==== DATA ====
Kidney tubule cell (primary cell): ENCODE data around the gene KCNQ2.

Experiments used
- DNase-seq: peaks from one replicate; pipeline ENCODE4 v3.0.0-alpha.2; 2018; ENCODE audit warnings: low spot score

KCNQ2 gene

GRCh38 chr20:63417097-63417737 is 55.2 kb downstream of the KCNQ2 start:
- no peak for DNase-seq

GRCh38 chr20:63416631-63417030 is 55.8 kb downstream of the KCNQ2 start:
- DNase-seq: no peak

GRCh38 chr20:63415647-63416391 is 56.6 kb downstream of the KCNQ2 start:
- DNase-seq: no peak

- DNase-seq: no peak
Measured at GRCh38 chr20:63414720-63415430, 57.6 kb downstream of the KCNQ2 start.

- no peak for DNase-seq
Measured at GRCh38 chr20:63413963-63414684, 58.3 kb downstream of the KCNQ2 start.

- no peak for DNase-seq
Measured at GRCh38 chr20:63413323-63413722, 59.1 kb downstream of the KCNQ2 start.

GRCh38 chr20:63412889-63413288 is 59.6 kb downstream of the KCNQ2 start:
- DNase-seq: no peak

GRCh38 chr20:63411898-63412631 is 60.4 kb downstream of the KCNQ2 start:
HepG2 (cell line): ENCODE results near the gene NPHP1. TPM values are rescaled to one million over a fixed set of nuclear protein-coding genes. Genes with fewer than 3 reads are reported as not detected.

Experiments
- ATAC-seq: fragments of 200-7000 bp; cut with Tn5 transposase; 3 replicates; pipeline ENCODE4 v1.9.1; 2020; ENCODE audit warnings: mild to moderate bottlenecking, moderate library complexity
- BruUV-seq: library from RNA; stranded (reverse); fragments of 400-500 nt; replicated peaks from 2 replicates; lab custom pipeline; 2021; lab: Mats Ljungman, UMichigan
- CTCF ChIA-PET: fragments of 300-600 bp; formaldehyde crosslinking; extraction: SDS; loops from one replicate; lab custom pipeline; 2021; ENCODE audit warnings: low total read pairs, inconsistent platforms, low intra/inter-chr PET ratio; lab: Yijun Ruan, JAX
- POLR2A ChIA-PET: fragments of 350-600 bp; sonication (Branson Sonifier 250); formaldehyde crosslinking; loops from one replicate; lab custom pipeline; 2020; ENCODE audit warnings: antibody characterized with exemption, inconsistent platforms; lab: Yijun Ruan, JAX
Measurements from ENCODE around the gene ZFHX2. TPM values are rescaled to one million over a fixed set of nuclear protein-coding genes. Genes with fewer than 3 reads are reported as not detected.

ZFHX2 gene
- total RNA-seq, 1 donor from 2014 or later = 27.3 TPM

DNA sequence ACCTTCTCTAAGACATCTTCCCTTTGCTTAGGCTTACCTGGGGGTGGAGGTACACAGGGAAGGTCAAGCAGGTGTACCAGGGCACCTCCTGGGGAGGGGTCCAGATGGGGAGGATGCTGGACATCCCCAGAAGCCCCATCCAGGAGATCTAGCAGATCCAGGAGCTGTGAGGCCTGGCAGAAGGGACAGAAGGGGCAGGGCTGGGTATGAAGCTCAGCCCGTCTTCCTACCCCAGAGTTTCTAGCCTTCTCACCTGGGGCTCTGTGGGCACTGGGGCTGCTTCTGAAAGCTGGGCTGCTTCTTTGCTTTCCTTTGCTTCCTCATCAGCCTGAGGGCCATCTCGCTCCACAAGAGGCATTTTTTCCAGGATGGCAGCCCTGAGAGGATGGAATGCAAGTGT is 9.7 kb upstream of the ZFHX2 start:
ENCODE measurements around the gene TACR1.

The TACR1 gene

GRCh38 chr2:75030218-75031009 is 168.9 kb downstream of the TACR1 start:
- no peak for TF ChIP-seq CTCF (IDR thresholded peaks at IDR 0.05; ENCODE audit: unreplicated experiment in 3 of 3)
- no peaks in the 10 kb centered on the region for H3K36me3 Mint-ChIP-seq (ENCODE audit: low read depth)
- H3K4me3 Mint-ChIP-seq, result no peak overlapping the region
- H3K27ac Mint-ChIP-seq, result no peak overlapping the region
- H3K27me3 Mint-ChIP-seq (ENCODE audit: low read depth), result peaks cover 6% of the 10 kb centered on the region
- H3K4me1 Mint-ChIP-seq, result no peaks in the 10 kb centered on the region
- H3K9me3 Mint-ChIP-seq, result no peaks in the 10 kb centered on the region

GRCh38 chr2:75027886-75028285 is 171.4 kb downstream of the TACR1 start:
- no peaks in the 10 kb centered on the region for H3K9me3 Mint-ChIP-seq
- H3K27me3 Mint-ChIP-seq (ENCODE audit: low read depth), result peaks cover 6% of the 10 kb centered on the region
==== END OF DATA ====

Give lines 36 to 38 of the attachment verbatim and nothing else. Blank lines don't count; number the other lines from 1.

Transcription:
- H3K27ac Mint-ChIP-seq, result no peak overlapping the region
- H3K27me3 Mint-ChIP-seq (ENCODE audit: low read depth), result peaks cover 6% of the 10 kb centered on the region
- H3K4me1 Mint-ChIP-seq, result no peaks in the 10 kb centered on the region